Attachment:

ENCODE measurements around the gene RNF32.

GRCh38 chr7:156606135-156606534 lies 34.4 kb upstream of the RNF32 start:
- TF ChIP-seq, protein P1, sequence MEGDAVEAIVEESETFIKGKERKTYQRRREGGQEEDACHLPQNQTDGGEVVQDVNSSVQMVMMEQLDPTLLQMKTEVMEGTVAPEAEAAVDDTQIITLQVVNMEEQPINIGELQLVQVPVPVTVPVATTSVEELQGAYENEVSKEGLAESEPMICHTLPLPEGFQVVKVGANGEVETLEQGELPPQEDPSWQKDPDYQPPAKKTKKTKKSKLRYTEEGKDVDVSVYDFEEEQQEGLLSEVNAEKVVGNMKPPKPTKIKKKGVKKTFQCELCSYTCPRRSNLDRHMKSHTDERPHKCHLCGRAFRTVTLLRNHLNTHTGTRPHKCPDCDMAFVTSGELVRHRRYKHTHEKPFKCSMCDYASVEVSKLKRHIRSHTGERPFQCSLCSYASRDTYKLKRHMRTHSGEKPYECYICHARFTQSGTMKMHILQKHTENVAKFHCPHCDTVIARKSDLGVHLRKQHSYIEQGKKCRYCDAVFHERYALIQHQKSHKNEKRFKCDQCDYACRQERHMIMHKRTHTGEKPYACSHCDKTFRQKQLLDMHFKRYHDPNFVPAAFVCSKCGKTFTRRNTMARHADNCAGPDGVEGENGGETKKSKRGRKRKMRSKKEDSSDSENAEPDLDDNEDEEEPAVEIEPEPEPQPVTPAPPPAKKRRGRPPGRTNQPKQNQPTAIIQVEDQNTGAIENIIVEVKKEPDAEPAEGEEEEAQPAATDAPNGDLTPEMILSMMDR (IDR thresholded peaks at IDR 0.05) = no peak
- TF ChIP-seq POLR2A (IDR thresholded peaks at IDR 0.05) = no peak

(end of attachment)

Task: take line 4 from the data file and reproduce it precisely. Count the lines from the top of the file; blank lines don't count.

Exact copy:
- TF ChIP-seq POLR2A (IDR thresholded peaks at IDR 0.05) = no peak